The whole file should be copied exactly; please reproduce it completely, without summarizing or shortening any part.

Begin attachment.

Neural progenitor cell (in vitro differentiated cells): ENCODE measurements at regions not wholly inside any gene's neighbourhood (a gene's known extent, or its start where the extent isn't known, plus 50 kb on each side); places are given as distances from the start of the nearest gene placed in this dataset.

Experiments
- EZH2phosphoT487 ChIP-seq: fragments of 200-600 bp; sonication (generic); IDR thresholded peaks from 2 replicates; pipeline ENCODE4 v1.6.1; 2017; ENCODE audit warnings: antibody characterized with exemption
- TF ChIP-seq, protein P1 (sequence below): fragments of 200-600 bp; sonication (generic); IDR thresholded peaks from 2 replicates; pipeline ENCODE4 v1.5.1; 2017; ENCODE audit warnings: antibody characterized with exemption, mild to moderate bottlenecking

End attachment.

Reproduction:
Neural progenitor cell (in vitro differentiated cells): ENCODE measurements at regions not wholly inside any gene's neighbourhood (a gene's known extent, or its start where the extent isn't known, plus 50 kb on each side); places are given as distances from the start of the nearest gene placed in this dataset.

Experiments
- EZH2phosphoT487 ChIP-seq: fragments of 200-600 bp; sonication (generic); IDR thresholded peaks from 2 replicates; pipeline ENCODE4 v1.6.1; 2017; ENCODE audit warnings: antibody characterized with exemption
- TF ChIP-seq, protein P1 (sequence below): fragments of 200-600 bp; sonication (generic); IDR thresholded peaks from 2 replicates; pipeline ENCODE4 v1.5.1; 2017; ENCODE audit warnings: antibody characterized with exemption, mild to moderate bottlenecking